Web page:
Chandrayaan 3’s Landing on the Moon a Milestone for India
ISRO has unveiled the intricate landing procedure for the Vikram Lander module of Chandrayaan-3, showcasing its daring attempt to achieve a soft landing on the Moon’s south pole. This endeavor is especially challenging due to the difficulty of landing softly on the lunar surface, particularly around its poles.
Scheduled for August 23, the last 15 minutes of the landing sequence are pivotal. During this window, the lander faces the tricky task of transitioning from a horizontal flight at high speeds to a vertical orientation, setting the stage for a gentle descent onto the Moon.
This 15-minute period is crucial to the mission’s success. In a past attempt in July 2019 for the Chandrayaan-2 mission, the Indian Space Research Organisation (ISRO) had to cancel due to challenges encountered during this phase, which was dubbed “15 minutes of terror.”
ISRO Chairman S Somanath recently shared insights into the upcoming landing. The lander begins the process nearly horizontal, around 90 degrees from the vertical landing position it needs. The challenge lies in smoothly maneuvering the lander into the vertical position, a feat that requires meticulous calculations and algorithmic precision to conserve fuel and ensure accurate distance calculations.
Here’s a breakdown of the landing procedure:
Rough Braking Phase: The lander starts at a high horizontal speed of 6048 km/h. The primary goal is to reduce this speed to 1,290 km/h horizontally and 61 m/s (approximately 220 km/h) vertically. This phase, known as the “rough braking phase,” should last around 690 seconds, during which the lander descends from 30 kilometers to 7.42 km above the lunar surface, covering a distance of about 713.5 km.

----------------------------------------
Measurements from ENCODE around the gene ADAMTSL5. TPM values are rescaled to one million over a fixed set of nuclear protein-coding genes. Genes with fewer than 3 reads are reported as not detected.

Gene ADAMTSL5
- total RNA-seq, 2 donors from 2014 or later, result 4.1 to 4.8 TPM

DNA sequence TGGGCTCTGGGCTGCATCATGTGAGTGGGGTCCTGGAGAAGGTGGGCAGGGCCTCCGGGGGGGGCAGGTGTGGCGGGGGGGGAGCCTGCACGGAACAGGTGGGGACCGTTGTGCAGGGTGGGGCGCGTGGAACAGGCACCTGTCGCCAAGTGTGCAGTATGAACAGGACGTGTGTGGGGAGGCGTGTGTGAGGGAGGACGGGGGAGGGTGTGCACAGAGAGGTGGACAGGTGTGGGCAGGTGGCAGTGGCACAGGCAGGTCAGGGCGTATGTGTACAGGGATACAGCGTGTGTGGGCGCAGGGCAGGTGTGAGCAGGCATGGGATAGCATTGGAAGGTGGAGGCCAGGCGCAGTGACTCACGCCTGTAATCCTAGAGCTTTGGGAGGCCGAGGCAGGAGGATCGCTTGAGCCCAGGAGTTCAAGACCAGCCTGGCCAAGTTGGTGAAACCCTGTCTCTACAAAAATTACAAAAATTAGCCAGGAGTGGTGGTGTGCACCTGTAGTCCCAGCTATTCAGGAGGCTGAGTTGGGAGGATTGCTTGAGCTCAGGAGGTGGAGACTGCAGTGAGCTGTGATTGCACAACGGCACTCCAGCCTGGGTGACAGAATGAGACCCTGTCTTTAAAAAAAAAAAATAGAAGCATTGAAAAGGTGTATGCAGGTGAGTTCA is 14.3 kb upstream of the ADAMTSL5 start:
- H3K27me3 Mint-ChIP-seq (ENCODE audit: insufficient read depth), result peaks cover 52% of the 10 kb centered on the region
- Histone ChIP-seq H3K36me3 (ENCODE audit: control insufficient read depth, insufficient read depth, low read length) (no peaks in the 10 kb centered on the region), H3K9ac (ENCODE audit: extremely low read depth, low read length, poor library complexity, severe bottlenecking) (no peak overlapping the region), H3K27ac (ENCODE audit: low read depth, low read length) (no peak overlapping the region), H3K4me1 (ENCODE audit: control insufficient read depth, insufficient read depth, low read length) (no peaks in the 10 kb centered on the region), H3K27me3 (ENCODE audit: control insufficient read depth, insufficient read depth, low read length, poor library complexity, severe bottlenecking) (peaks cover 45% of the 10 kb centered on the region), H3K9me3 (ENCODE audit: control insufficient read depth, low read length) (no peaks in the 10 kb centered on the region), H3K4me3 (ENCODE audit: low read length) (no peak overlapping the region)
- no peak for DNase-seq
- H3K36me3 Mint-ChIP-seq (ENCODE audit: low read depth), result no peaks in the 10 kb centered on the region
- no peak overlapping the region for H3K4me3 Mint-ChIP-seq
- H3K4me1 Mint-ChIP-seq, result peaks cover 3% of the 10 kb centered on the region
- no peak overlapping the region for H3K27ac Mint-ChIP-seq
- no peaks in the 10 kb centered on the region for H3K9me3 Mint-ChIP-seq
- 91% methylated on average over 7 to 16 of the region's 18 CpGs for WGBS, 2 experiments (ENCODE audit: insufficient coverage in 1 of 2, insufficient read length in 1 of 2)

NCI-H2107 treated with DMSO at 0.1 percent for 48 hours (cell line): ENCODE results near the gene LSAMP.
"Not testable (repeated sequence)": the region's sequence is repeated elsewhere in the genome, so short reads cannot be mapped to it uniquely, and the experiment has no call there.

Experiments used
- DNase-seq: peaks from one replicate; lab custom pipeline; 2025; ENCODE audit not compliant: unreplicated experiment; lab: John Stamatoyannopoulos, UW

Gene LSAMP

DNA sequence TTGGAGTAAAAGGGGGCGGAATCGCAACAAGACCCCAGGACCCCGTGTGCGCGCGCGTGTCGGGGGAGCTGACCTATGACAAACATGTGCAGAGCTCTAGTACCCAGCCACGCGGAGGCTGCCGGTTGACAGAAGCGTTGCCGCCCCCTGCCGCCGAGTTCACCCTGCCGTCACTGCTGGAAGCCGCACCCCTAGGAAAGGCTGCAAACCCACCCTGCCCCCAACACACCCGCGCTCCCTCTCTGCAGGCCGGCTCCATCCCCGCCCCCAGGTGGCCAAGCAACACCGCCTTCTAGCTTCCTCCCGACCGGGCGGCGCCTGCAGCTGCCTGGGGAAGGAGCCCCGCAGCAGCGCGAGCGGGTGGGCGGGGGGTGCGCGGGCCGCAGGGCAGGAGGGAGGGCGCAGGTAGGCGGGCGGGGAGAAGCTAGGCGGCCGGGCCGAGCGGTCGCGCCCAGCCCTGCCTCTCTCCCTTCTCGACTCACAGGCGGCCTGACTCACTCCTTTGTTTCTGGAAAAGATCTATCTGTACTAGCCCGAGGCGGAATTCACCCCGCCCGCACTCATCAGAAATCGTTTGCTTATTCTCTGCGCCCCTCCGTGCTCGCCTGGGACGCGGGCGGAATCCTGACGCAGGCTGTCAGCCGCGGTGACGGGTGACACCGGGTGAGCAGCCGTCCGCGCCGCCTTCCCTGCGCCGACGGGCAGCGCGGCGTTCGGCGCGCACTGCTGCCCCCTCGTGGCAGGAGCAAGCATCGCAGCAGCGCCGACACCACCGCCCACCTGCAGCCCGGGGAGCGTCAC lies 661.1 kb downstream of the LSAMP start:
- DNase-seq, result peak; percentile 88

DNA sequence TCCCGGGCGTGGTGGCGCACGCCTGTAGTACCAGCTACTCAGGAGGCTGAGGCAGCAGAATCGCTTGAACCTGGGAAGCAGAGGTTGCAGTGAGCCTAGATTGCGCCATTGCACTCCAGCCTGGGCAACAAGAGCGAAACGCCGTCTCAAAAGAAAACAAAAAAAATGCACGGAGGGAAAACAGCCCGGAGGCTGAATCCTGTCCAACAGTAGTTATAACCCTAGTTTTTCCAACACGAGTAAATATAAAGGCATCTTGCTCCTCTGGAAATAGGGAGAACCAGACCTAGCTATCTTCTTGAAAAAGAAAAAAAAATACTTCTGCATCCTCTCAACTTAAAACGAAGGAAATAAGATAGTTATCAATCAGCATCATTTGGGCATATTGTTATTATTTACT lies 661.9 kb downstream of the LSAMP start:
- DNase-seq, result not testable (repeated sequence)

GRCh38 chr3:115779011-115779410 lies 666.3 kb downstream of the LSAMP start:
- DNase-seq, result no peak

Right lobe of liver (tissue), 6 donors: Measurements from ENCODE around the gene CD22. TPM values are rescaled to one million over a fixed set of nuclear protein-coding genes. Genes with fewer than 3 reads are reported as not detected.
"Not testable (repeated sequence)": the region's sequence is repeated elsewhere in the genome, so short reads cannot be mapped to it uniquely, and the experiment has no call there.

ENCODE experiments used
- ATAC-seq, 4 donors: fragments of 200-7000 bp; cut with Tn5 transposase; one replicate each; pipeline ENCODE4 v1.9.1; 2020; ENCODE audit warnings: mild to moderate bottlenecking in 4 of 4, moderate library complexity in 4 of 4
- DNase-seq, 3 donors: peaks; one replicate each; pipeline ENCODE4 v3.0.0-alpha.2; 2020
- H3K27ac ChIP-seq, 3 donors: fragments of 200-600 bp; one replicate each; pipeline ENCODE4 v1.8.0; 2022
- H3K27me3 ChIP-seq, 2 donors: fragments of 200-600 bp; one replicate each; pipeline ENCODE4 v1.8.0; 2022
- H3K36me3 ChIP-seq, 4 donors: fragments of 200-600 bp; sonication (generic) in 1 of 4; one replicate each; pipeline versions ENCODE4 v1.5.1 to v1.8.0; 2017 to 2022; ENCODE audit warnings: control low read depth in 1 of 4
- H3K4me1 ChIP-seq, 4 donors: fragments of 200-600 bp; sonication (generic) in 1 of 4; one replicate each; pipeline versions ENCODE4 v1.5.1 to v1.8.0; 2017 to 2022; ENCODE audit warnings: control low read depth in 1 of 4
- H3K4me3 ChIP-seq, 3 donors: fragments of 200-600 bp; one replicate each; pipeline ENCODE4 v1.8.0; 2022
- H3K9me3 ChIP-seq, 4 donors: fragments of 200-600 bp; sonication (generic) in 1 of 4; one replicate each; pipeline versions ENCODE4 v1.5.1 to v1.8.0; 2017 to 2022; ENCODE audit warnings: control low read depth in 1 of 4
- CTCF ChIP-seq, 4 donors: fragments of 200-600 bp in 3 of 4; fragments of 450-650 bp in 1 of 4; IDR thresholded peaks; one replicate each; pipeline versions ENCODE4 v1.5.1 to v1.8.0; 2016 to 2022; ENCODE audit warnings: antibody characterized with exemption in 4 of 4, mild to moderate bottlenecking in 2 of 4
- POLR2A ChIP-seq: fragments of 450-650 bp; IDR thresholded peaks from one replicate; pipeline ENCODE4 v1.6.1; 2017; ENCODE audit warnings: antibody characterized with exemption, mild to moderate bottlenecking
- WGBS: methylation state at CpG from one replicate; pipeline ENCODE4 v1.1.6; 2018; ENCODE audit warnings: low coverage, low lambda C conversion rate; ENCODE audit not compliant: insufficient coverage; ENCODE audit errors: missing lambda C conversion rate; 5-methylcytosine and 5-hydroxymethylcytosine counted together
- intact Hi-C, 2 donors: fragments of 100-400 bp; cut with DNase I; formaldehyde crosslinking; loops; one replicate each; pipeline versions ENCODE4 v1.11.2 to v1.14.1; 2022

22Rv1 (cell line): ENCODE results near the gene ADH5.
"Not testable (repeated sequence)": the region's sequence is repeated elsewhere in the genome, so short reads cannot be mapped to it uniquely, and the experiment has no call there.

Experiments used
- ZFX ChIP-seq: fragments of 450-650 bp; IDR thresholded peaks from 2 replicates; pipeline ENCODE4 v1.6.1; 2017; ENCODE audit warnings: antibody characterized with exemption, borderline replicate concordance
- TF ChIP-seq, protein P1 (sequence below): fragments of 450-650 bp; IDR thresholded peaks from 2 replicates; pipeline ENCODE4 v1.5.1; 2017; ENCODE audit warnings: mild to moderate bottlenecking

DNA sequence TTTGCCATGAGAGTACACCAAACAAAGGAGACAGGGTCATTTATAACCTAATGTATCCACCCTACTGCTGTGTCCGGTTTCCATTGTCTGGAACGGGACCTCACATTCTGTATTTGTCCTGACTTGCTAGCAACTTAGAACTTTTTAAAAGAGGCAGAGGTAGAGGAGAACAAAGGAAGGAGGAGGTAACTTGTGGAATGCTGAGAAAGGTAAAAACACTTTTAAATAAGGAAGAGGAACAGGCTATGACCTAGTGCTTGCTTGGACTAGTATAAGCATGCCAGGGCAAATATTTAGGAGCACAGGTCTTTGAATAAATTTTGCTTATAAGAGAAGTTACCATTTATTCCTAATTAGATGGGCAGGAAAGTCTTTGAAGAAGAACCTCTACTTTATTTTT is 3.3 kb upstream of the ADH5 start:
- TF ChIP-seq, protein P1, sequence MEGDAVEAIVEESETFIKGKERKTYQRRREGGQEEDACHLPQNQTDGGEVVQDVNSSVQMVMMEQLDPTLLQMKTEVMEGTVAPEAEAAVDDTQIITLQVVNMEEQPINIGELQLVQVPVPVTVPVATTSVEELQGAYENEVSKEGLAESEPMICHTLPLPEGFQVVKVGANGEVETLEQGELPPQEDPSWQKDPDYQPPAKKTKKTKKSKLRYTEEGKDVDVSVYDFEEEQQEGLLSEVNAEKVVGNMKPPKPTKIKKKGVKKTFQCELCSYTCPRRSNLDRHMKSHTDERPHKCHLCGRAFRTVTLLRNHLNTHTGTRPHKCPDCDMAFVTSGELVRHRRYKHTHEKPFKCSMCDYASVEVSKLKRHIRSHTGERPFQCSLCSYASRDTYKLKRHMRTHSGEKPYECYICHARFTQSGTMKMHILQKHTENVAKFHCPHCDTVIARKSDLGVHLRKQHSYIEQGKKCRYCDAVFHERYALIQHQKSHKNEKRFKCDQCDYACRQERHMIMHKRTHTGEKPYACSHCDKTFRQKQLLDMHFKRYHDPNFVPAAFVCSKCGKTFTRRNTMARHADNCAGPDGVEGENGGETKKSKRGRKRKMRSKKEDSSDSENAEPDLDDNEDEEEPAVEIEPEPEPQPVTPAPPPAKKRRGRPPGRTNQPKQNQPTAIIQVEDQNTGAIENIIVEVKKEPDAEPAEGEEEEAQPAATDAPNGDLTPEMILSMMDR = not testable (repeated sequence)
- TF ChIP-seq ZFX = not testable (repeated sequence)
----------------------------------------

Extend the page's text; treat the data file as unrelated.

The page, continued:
Attitude Hold Phase: As the lander reaches 7.42 km altitude, it enters the “attitude hold phase” for about 10 seconds. In this phase, the lander shifts its orientation from horizontal to vertical while moving about 3.48 kilometers across the lunar surface. Altitude drops to 6.8 km, with horizontal and vertical speeds at 336 m/s and 59 m/s, respectively.
Fine Braking Phase: The “fine braking phase” lasts about 175 seconds, wherein the lander completes its transition to a vertical position. It covers the final 28.52 km to the landing site, reaching an altitude of around 800-1,000 meters. Ideally, the lander’s speed drops to 0 m/s for a calm landing.
Learnings from Chandrayaan-2’s failure have been instrumental in refining Chandrayaan-3’s approach. The key improvement lies in managing the critical transition between the “attitude hold phase” and the “fine braking phase.” In case sensors or systems fail, the lander, if its propulsion system remains functional, is designed to attempt a landing. This robust design ensures a degree of resilience to handle contingencies.
Despite the intricate planning, the landing will have a significant impact. The Vikram Lander will touch down at a speed of 3 meters per second (about 10.8 km/h), equivalent to a safe speed for instrument preservation. However, this speed is sufficiently forceful that if a human were subjected to it, their bones would be crushed. The module’s combined mass of over 2000 kgs, even on the Moon, emphasizes the need for a controlled landing. The lander can handle a tilt of up to 12 degrees during landing, adding an extra layer of security to accommodate potential variability.
In sum, ISRO’s Chandrayaan-3 mission aims to master the complex procedure of executing a soft landing on the Moon’s south pole. With improvements based on Chandrayaan-2’s experiences, the mission is poised to make history, but the challenges and risks remain formidable.